A) acknowledge that the institution itself has failed in fundamental ways, name and prosecute the true bad apples to the fullest extent of the law, and overhaul the system in a way that essentially wipes out many of the vested interests that have kept it going; or

B) attempt to patch up the existing system by agreeing to keep up various now-discredited fictions and illusions in exchange for a few hard concessions from the elites, all in the hope that the whole monstrosity can limp along until the crisis has passed, at which point it can recover and all of the elites can go back to business as usual

Obama is, by nature, a consensus seeker with inhuman levels of ambition and talent, which means that on both torture and on Wall St. bankster criminality he instinctively reaches for B), which is the (impossible) option that attempts to please everybody at least a little. But what we really need is A), which would seem to someone like Obama to be the most dangerous option, necessitating as it does the social trauma of genuine collective soul searching. You'd have to be able to gamble that America can tolerate this kind of huge rupture -- like the lancing of a boil -- and come through it all intact, and Obama is not a gambler.

But gambler or no, is doing nothing really an option?

Eugene Robinson (who recently won a Pulitzer btw) says we can't just let lawbreaking slide:

The rule of law is one of this nation's founding principles. It's not optional. Our laws against torture demand to be obeyed -- and demand to be enforced.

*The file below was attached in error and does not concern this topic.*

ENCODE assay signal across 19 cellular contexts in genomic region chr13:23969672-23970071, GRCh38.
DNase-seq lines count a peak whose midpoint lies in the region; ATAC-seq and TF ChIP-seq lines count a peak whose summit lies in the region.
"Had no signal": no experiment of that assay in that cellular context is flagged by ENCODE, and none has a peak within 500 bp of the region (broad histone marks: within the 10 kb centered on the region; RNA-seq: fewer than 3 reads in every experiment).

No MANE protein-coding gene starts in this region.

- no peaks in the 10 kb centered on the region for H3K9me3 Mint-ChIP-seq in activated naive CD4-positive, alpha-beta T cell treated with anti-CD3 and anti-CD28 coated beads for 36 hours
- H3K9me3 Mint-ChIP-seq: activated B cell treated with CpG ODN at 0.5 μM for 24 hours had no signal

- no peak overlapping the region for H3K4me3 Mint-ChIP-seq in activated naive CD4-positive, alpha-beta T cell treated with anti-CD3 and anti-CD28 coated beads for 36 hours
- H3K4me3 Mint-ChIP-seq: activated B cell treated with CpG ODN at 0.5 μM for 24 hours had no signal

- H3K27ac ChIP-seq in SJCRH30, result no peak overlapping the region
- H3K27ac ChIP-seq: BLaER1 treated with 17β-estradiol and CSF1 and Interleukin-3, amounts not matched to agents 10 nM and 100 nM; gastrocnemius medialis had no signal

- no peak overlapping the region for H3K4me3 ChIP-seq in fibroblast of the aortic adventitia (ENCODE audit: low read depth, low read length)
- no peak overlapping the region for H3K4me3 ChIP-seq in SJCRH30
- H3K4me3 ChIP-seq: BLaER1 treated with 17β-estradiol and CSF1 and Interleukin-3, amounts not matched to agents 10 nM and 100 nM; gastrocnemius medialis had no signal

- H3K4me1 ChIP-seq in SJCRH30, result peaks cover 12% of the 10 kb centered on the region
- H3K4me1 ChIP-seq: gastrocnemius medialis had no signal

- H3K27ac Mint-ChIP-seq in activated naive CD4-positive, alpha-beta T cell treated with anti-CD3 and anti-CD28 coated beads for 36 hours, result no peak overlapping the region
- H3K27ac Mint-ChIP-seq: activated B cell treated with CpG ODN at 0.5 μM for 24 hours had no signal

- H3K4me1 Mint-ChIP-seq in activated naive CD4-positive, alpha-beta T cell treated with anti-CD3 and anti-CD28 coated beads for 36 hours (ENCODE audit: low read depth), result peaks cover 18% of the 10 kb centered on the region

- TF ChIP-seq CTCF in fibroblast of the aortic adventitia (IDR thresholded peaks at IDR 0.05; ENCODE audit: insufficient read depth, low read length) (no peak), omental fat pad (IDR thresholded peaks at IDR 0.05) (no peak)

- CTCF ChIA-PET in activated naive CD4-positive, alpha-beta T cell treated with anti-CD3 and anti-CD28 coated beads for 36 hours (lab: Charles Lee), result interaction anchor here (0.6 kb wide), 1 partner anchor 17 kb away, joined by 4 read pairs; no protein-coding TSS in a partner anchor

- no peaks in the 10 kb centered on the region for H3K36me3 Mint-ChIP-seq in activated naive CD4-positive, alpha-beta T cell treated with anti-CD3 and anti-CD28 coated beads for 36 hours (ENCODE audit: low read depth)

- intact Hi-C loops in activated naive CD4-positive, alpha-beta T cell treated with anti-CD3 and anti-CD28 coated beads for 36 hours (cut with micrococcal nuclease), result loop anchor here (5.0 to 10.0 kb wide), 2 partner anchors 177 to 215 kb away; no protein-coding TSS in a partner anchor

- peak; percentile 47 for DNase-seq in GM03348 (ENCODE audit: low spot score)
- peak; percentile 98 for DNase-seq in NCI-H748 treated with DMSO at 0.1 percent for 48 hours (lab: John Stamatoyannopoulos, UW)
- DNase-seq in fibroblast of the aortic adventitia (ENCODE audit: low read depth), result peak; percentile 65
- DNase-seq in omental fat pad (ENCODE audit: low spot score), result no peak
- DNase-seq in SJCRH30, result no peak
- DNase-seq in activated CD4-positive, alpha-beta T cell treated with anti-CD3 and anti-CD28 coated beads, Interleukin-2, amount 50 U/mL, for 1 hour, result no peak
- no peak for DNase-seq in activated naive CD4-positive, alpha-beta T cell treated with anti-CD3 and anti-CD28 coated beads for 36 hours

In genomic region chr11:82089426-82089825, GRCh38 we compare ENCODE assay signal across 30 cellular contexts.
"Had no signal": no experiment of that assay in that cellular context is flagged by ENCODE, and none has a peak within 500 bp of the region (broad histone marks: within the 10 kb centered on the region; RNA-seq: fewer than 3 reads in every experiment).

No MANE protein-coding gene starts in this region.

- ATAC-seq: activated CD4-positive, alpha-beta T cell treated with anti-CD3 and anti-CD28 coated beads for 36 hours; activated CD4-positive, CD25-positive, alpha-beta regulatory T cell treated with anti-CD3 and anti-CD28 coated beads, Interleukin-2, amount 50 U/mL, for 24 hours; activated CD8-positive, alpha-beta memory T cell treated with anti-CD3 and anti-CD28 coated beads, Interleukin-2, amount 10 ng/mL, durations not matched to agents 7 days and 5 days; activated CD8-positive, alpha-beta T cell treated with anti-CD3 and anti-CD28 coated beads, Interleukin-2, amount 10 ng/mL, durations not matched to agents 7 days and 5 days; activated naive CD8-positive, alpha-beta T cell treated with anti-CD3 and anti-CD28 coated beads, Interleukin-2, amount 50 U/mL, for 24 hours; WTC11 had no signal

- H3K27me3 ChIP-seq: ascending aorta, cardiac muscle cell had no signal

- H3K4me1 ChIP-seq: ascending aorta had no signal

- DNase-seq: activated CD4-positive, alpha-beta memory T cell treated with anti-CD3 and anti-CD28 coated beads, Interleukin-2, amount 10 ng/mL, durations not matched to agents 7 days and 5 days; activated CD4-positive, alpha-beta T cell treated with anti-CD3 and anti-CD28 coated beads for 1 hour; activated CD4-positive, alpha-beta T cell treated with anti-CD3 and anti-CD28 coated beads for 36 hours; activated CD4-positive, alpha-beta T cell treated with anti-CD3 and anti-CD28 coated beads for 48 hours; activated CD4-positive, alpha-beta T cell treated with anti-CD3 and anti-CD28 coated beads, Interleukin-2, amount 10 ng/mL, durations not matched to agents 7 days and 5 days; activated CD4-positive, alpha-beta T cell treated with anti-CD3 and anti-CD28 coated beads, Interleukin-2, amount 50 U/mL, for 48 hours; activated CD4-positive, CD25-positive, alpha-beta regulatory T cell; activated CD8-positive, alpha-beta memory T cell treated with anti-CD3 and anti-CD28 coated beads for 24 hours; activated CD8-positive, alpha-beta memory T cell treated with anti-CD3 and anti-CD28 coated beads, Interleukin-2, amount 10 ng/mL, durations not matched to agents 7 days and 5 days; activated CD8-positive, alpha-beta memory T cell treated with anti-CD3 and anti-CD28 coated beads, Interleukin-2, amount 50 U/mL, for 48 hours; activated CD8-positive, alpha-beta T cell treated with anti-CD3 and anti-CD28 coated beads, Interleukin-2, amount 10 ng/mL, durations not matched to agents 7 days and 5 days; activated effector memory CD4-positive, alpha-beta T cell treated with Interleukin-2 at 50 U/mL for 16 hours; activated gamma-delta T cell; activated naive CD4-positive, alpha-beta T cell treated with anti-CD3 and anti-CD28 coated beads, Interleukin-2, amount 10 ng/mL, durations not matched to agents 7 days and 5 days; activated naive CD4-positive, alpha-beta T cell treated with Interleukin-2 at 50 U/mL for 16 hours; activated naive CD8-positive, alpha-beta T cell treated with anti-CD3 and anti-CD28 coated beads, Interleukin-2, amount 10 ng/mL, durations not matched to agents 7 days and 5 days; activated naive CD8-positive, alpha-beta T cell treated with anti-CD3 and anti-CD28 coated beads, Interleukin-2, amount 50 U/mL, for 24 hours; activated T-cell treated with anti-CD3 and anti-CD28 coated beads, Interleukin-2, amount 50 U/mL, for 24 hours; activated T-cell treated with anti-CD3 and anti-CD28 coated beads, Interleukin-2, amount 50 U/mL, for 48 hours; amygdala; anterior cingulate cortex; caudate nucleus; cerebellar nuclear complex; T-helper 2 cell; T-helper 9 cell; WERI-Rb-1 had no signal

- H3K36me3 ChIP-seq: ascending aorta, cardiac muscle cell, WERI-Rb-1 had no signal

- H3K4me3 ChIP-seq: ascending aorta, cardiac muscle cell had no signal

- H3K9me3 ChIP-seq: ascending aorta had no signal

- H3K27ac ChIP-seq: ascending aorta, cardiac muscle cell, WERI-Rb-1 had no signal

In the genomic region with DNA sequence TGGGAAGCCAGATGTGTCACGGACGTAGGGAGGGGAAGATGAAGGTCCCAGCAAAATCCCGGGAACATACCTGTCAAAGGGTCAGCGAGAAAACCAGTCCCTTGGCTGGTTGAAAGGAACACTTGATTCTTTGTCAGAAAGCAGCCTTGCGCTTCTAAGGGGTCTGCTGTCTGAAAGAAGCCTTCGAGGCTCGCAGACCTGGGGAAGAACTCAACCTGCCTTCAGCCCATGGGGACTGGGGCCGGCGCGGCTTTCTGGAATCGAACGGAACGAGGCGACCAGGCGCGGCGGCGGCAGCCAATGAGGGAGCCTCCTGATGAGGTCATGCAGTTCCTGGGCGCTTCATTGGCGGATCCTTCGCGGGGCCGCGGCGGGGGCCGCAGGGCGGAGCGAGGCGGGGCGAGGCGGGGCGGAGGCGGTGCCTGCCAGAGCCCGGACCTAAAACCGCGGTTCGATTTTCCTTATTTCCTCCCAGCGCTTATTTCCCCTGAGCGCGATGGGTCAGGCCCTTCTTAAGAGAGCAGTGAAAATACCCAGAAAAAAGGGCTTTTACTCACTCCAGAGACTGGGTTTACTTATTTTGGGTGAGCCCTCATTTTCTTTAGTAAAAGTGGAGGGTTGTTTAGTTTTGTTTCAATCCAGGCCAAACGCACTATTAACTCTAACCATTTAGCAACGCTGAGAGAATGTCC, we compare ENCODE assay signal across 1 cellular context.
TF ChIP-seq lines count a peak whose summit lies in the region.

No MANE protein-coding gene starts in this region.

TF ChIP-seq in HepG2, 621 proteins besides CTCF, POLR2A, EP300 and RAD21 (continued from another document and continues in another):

It's pretty amazing that such an obvious point needs to be made, but here we are.

Krugman says this is about our Nation reclaiming its soul:

America is more than a collection of policies. We are, or at least we used to be, a nation of moral ideals. In the past, our government has sometimes done an imperfect job of upholding those ideals. But never before have our leaders so utterly betrayed everything our nation stands for. “This government does not torture people,” declared former President Bush, but it did, and all the world knows it. And the only way we can regain our moral compass, not just for the sake of our position in the world, but for the sake of our own national conscience, is to investigate how that happened, and, if necessary, to prosecute those responsible.

These two commentators, however, are the exception not the rule. Much political commentary tracks closer to David Broder's, who argues that action would amount to the criminilization of policy differences.

It's worth noting that if we decide the acceptibility of torture really is just an honest policy difference between the parties we can pretty sure that it will take place again in the future.

I'll finish with a video and an incendiary bit of speculation...

This segment from Keith Olbermann ably explains why waterboarding is indeed torture:

And here's the incidendiary bit...

We have all heard the argument that waterboarding can't be torture because we do it to our own troops as a part of a military training program. As this article notes:

the military training program, called SERE, for Survival, Evasion, Resistance and Escape, had been created decades earlier to give American pilots and soldiers a sample of the torture methods used by Communists in the Korean War, methods that had wrung false confessions from Americans.

but Bush officials say they didn't know anything about what they had approved. If they would have done some research they would have discovered that

Government studies in the 1950s found that Chinese Communist interrogators had produced false confessions from captured American pilots not with some kind of sinister “brainwashing” but with crude tactics: shackling the Americans to force them to stand for hours, keeping them in cold cells, disrupting their sleep and limiting access to food and hygiene.

“The Communists do not look upon these assaults as ‘torture,’ ” one 1956 study concluded. “But all of them produce great discomfort, and lead to serious disturbances of many bodily processes; there is no reason to differentiate them from any other form of torture.”

Worse, the study found that under such abusive treatment, a prisoner became “malleable and suggestible, and in some instances he may confabulate.”